Sailing through history on the Royal Clipper
By ed boitano
“Stand by to set lower top sail!” the captain shouted. Backlit by a late Mediterranean sun, he made a striking figure in his maritime attire. “Pull sheets, lower top sail coming out!” I gripped firmly on the rope. “Heave! Heave! Heave!” commanded the first mate. My group of eight joined in unison as we pulled on the rope. I thought the man in front of me could have worked a little harder, but the German boy at my rear was quite literally pulling up the slack. A few minutes later, the magnificent sail towered in the wind above us. With images of Sir Francis Drake and Ferdinand Magellan, I had often dreamed of working on a real sailing vessel. This was a lifelong fantasy come true. I made a mental note, though, never again to have two helpings of crème brûlée at the lunch buffet before participating in the drill.
The Royal Clipper
The five-mast, 439-foot Royal Clipper is the largest and fastest sailing ship on the sea today. Modeled after the turn-of-the-century tall ship Preuseen – once the world’s fastest sailing ship – the Royal Clipper is a hybrid, like today’s new baseball stadiums, embracing the best traditions of the past with the state-of-the-art amenities of today. It is the real deal and does not use computers for sail handling.
Passengers can participate in sailing drills, climb the mast to one of the crow’s nests for panoramic views and even take their hand at the wheel. Contemporary creature comforts include luxuriating in the spa and three swimming pools, unwinding in the Captain Nemo Lounge, sunbathing on 18,940 square feet of open deck and dining at the world-class (no-tie dress code) Clipper Dining Room. A popular spot for reading and napping is the secret Widow’s Net – a blanket-like braided net that hangs over the side of the vessel. There is a marina that offers snorkeling, sailing, waterskiing and windsurfing. What I liked best, though, was that with a maximum of just 227 passengers, you could really get to know your traveling companions in a low-key, casual atmosphere, and even make some lifelong friends. I had such a great time aboard that it was almost hard to leave the vessel each morning for the day’s adventure.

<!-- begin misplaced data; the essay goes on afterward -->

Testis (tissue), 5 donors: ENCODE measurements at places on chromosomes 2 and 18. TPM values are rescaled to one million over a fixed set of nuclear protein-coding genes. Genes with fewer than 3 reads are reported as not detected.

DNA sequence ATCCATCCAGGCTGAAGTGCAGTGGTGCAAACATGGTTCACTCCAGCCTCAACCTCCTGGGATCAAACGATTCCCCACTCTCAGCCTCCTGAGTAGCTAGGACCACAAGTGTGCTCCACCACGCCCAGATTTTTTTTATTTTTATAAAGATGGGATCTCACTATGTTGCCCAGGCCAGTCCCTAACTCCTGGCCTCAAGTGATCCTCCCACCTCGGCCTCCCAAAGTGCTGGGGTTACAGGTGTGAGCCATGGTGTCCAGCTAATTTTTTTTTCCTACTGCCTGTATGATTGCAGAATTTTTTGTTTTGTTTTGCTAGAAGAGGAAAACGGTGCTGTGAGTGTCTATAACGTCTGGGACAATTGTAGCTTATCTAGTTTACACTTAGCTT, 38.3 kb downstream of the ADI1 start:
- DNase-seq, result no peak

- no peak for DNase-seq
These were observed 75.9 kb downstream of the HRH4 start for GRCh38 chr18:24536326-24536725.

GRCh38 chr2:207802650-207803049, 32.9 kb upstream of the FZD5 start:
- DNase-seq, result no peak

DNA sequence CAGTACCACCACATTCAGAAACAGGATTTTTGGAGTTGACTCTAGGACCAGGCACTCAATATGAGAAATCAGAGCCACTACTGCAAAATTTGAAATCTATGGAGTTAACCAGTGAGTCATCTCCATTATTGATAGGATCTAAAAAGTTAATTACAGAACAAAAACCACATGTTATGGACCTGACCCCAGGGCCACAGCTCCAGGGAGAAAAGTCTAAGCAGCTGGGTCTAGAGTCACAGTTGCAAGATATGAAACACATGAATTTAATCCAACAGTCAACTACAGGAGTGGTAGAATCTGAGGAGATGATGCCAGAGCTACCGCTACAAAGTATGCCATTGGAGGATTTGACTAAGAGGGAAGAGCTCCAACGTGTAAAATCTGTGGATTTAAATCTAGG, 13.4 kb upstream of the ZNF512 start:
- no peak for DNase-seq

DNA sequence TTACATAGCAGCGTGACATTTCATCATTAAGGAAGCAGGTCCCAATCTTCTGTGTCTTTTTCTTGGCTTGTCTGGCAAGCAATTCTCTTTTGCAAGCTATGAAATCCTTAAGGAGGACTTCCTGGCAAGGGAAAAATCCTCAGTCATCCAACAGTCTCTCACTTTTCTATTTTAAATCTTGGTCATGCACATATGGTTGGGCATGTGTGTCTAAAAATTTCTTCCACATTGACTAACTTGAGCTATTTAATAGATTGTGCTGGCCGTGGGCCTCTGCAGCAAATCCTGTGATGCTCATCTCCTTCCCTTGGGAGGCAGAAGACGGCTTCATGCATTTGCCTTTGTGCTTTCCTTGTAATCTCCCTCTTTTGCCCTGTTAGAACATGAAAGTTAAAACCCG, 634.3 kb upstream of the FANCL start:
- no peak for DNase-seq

PORTS OF CALL
Civitavecchia – Port of Rome
Your journey will begin and end in the Eternal City, and it is essential that you spend time either before or after your cruise in the Italian capital, where each step forward is also a step back into history. From the Roman Forum and Colosseum to the Sistine Chapel and St. Peter’s Cathedral, the attractions are endless. The Royal Clipper offers three-day add-on packages, which include accommodations and sightseeing tours.
Pompeii & Sorrento
On August 24, 79 A.D., Mount Vesuvius erupted, covering the Roman provincial center of Pompeii with more than 20 feet of ash and stone. Many of the city’s 20,000 residents were killed by sulfur fires or by lava and stone. Pompeii was frozen in time until excavations unveiled this remarkable archaeological site. Plaster was poured into the empty spaces in the lava to make body casts – a man stretches out to protect his mother, a dog lays tethered by his chain. Also on display are luxurious mansions, ancient baths, temples and markets, offering an amazing insight into 2,000- year-old Roman life.
Amalfi Coast Canceled – On to Naples
There was a collective moan among the passengers when we were informed the water was too rough for landing on the Amalfi Coast. We had been warned beforehand that this can be the case aboard the authentic small vessel. The moans became even louder when it was announced the alternative would be a day in Naples: aka “the city that Italy forgot.” Naples is the most densely populated city in Italy. The traffic is so intense that a simple stroll across the street can be a brush with death. I believe I was the only person on the vessel who was happy about the change in our schedule. For a trip to Naples meant one thing: I could finally sample Naples’ gift to the world – an authentic pizza napoletana: thin-crusted and 14 inches in diameter, with a high outer wedge to contain sauce made from San Marzano tomatoes grown in the rich volcanic soil at the base of Mount Vesuvius. With dollops of buffalo mozzarella, this gastronomic treat is baked in an oven made with stones from Mount Vesuvius. I was not unhappy to have the experience under my belt.
The day began with a Sicilian brunch and wine tasting at the estate of a real baroness. With Mount Etna and the Mediterranean as a backdrop, we enjoyed the wine and food products, all of which came from the estate. Next to the hospitality and setting, the high point was a simple pasta dish made with only three ingredients: olive oil, diced translucent eggplant and a dry ricotta cheese. Next stop was a bus trip on the coast road to Taormina. Perched on a terrace overlooking the sea, it a great place to sip an espresso and enjoy the local medieval character. On the edge of the town is an impressive 3rd-century B.C. Greek theater. The next morning, it was an enchanting day at sea as the Royal Clipper sailed back to Rome.
For further information, visit starclippers.com.